Jemahl: All ex offenders struggle when transitioning from incarceration to a stable environment. What makes the transition more difficult is having to do it without support and immediately being expect to provide for themselves after starting with no resources and no initial funds.

Most people aren’t aware, but most ex-offenders released from incarceration finish their sentence in a halfway house that is supposed to help them with the transition. But without any money, IDs, or transportation, it’s extremely hard to make something happen for yourself before your time in the halfway house is up and you’re out on the streets.

As a result of not having the support and resources to help with their specific barriers, ex-offenders often get upset with the process and some will fall back into behaviors that contributed to their trouble in the first place.

What opportunities do you have at Thrive for ex offenders to turn their lives around?

Nicole: Most importantly, we offer support for those who are tired. As a returning citizen there is always something new to get back on track, and the process of finding housing, employment, services, benefits, etc can be draining. We work to assist returning citizens with the much needed leg-work that helps them piece their lives back together.

Supporting these women means being available and stating the hard facts. For example, I have helped a client recover from identity theft, something that happens more frequently when moving from incarceration to transitional living. I’ve provided a listening ear when personal issues and circumstances become overwhelming, and visited a client at her treatment program just to let her know that she’s not alone. Simple things like that help my ladies keep going in the right direction.

Jemahl Nixon

Jemahl: At Thrive DC, we offer access and support from our Employment Assistance Program and the Real Opportunities Program. Both programs are aimed at assisting individuals who have high barriers to employment. One of those barriers is the simple fact of there status as a returning citizen. Here we act as a buffer for all clients to advocate on their behalf and encourage employers that the skills and abilities gained within our training program will be an asset to their business.

What makes it hard for Thrive DC to help ex offenders? 

Nicole: There is no one answer to this question; in my short time here I have seen/heard a combination of answers: that transportation is unreliable (it may take up to 3 buses to get from some areas in SE to Thrive DC), that the area around Thrive DC is too tempting for relapse (Columbia Heights being where they once participated in illegal/drug activities), and time/scheduling issues. Having the motivation to ask for assistance, and a willingness to commit to the processes is also a big struggle for clients who tried and failed before.

Another issue is that some agencies we share clients with may not always have the same zeal that I do for ensuring that their clients get all that is available to them. There have been issues in the past with agencies not willing to coordinating services, and times when it has been difficult to speak to shared clients at another agency’s location.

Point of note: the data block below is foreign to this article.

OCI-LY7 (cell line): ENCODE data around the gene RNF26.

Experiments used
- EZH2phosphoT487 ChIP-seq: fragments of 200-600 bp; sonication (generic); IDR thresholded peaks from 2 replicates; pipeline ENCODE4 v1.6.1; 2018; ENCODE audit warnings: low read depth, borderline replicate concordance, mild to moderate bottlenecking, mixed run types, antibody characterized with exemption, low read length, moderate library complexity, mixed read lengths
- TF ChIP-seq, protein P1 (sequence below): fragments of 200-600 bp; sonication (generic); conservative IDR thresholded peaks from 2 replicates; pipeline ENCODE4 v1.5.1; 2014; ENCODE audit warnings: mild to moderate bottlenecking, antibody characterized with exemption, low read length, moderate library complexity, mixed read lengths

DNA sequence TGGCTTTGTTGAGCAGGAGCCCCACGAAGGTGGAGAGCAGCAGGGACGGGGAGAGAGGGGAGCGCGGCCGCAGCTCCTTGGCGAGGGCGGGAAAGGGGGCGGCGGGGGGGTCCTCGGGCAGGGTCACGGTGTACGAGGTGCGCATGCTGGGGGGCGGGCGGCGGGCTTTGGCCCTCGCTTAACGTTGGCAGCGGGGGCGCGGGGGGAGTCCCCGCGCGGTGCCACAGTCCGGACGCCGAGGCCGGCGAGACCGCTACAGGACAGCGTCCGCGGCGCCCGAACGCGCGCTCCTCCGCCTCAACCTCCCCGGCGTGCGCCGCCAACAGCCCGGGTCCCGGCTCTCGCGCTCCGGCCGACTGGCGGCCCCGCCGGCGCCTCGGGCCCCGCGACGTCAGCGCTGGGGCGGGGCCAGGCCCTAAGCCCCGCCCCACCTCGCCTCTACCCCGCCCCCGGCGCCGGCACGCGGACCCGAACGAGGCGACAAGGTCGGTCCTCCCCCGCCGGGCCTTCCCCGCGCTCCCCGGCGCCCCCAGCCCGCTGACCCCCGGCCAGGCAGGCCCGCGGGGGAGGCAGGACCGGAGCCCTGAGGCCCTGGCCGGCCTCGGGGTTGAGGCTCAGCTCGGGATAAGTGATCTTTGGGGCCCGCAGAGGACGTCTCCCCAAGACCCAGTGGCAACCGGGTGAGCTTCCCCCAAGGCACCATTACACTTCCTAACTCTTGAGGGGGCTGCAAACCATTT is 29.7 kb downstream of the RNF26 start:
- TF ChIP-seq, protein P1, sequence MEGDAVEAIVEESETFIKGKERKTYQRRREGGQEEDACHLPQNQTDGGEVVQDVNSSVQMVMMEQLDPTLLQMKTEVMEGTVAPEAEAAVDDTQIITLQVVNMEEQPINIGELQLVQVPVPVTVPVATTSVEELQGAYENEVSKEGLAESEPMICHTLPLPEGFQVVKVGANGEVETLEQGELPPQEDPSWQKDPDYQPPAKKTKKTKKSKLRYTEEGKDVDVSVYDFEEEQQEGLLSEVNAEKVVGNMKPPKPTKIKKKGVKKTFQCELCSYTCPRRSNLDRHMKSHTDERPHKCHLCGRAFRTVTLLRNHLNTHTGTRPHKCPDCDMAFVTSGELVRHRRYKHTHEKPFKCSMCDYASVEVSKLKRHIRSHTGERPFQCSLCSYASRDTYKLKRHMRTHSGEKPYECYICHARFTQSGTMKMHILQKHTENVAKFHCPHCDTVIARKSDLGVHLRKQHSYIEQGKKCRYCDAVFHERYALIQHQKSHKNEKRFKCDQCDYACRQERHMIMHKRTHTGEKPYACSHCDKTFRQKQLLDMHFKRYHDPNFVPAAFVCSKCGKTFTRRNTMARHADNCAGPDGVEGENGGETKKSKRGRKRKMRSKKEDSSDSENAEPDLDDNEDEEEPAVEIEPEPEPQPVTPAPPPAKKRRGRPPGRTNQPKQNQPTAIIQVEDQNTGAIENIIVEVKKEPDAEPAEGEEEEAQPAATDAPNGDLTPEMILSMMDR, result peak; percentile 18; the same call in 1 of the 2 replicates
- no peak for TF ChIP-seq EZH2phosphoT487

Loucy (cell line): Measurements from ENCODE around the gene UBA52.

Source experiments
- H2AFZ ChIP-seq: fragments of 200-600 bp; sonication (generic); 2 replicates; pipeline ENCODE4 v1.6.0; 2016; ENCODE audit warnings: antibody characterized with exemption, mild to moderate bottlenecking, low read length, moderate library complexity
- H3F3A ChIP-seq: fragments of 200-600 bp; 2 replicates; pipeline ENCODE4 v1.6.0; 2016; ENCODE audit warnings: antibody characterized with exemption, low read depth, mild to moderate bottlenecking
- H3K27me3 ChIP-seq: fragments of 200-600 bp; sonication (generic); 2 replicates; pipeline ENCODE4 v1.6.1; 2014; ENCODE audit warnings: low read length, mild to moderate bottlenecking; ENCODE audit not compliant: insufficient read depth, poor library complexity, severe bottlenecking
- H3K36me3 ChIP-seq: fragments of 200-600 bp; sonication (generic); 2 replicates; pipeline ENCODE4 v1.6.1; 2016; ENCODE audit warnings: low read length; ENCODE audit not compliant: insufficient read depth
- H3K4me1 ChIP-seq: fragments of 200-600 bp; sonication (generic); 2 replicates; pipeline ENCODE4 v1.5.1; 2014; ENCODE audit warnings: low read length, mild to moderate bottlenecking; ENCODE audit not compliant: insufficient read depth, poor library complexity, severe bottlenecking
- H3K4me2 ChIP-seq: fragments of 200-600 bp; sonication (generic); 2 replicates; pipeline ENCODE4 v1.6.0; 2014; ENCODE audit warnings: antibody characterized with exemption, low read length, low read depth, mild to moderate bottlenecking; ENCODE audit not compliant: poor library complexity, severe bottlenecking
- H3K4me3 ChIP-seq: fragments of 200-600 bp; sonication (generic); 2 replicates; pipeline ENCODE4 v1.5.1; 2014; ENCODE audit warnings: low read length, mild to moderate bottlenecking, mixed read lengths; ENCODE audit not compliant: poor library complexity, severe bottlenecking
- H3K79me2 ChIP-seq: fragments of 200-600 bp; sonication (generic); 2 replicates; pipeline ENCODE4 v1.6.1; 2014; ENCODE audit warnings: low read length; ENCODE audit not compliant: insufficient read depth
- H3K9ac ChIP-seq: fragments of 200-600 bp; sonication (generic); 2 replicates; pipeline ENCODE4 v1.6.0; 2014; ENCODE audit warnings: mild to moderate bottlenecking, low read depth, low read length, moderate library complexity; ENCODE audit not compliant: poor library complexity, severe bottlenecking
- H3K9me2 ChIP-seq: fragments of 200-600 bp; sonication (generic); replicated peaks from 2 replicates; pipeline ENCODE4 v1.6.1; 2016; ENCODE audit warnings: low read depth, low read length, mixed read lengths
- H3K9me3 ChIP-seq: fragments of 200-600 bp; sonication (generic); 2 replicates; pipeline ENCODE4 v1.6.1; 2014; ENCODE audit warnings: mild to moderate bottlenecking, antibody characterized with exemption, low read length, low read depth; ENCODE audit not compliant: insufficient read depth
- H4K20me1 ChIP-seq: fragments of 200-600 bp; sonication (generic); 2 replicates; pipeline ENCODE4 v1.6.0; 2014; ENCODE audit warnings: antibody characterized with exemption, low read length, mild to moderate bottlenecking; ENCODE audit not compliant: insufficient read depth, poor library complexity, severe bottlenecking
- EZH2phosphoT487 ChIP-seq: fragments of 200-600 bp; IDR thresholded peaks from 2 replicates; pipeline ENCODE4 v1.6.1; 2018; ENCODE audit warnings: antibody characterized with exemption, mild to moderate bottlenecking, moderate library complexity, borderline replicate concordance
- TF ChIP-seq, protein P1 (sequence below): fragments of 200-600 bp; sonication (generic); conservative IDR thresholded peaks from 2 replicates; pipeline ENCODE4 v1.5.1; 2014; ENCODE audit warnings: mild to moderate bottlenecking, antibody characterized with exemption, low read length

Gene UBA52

Ex-offenders face a lot of stigma, especially the idea that since they did the crime, they deserve all the consequences that come from that. Whatever they may be. For ex-offenders, it’s hard not to get punished over and over for the same past crimes.

Jemahl: If an ex-offender has the time, access, and opportunity he/she is welcome. But if the ex-offender has no open time, access, or opportunity to come and enjoy the benefits of our program, they will be very difficult to assist.

What can people do to support your programs?

Nicole: My ladies have a hard time committing to the program because of all the obstacles in their way. People can help them by providing us with gift cards to grocery stores, coffee shops, hair salons, and places like Target that can be incentives and rewards for clients on their path back to stability.

But the biggest thing that people can do is to keep encouraging returning citizens to persevere. Ex-offenders face a lot of uphill battles, and get frustrated with organizations they’ve had bad experiences with. Support and encouragement to keep working with organizations trying to help them make the biggest difference in our clients’ path back to success.

Jemahl: To support the employment department of Thrive DC:

Employers – Allow an opportunity for ex-offenders who have come through our employment program a chance to work with your organization.

Community Supporters – Assist our programs with your talents, gifts, and resources to help all guests of Thrive DC and specifically ex-offenders in their re-entry process.

To support either the WIND program or our Employment Services, please contact our Community Relations Coordinator Greg Rockwell at 202-503-1528 or greg@thrivedc.org.

1525 Newton St NW
Washington, DC 20010
(202) 737-9311

Client Hours:
Tuesday - Friday
10:00 AM - 12:00 PM | 1:00 PM - 3:00 PM

Staff Hours: